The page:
Google’s smarter, A.I.-powered translation system expands to more languages
Last fall, Google introduced a new system for machine-assisted language translations, Google Neural Machine Translation system (GNMT), which takes advantage of deep neural networks to translate entire sentences – not just phrases – for greatly improved translations. The company put the system to work in Google Translate for eight language pairs in November, and is today expanding support to three more: Russian, Hindi and Vietnamese.
Neural Machine Translation went into action late last year with support for translating to and from English and French, German, Spanish, Portuguese, Chinese, Japanese, Korean and Turkish. These represent the native languages of around one-third of the world’s population, covering more than 35% of all Google Translate queries, the company said at the time.
Today’s news is also fairly significant in terms of scale, as in the U.S. alone, 1,292,448 people speak Vietnamese; another 836,171 speak Russian; and 586,173 speak Hindi, Google says, citing U.S. census data. And more languages will be added in weeks ahead, including Thai, which didn’t quite make today’s release.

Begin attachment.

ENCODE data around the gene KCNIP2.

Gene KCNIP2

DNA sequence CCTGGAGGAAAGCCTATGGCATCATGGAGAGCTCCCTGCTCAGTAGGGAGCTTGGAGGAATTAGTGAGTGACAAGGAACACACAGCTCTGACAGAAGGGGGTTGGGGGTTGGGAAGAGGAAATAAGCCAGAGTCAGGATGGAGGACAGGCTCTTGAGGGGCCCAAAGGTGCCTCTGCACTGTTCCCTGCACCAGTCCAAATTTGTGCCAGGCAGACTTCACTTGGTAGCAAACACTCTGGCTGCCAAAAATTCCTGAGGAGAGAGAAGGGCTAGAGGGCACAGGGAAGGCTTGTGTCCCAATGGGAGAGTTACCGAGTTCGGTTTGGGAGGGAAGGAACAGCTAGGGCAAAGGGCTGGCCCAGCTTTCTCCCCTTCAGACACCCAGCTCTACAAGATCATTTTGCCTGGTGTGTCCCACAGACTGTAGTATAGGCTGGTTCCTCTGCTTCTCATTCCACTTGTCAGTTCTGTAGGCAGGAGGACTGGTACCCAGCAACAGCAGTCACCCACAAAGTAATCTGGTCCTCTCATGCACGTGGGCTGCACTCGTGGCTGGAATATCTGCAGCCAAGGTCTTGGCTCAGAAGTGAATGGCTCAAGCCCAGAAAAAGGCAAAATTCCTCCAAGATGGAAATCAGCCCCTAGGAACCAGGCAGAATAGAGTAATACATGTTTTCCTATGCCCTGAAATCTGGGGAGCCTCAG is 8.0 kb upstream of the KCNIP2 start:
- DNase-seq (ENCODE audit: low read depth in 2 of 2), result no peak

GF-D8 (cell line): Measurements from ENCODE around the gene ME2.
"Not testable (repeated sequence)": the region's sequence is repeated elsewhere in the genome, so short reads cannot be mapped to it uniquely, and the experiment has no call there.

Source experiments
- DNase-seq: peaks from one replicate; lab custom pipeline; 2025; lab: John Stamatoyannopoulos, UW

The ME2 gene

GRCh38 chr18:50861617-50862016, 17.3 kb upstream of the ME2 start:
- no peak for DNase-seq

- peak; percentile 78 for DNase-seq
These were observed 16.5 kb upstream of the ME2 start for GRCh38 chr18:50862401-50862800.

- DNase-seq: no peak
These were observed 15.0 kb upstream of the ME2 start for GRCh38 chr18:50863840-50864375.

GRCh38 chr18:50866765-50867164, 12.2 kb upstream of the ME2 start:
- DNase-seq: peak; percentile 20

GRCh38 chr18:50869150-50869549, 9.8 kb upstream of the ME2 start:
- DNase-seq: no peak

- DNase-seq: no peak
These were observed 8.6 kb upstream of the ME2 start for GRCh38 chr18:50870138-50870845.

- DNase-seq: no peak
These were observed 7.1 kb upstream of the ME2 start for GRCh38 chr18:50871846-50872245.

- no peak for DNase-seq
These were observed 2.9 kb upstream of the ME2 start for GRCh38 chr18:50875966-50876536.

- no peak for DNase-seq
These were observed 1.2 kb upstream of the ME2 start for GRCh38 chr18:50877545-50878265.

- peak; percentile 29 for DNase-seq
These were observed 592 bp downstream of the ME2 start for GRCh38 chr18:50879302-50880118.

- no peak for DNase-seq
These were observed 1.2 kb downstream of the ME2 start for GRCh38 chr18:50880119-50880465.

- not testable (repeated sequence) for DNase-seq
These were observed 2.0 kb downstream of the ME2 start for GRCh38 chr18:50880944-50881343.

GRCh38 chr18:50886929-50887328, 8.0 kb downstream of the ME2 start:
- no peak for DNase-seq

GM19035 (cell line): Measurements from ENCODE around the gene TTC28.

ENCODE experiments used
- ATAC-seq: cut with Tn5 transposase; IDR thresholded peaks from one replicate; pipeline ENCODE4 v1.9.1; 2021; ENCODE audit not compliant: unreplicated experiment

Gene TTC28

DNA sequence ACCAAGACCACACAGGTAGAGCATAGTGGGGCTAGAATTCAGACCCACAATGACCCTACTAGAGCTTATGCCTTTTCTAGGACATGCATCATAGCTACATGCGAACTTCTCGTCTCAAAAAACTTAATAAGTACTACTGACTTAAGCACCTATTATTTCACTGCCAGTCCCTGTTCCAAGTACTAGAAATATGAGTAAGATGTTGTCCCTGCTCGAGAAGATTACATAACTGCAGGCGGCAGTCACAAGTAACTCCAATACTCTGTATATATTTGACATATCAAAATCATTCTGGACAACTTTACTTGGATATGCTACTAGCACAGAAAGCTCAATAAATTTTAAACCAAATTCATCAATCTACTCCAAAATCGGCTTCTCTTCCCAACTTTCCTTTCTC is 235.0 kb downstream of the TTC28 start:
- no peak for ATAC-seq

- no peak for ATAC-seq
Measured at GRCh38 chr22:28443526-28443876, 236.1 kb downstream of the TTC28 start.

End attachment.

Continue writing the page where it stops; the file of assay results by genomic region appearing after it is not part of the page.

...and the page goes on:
Google Translate itself today serves over 500 million monthly users in need of 140 billion words per day, The New York Times reported in December. According to the report, Google’s switch to this A.I.-powered machine translation system is expected to complete this year.
Neural translation is a huge leap over prior translation systems, as it’s able to take advantage of the progress made in the machine learning field to make translations more accurate, and sound more like the way people speak the language. What makes the difference is that the system doesn’t translate each part of a sentence piece by piece, but looks at the sentence as a whole. This helps the system figure out the broader context and the most relevant translation. It then rearranges and adjusts the sentence using proper grammar.
In addition, the Neural Machine Translation system learns over time and improves, resulting in better and more natural translations the longer it works.
The new translations powered by this system will go live across the Google Translate platform, starting today. This includes online at translate.google.com, through Google search and the Google Search app, and in the Google Translate apps for iOS and Android. The translations will soon be made available for automatic page translations in Google Chrome.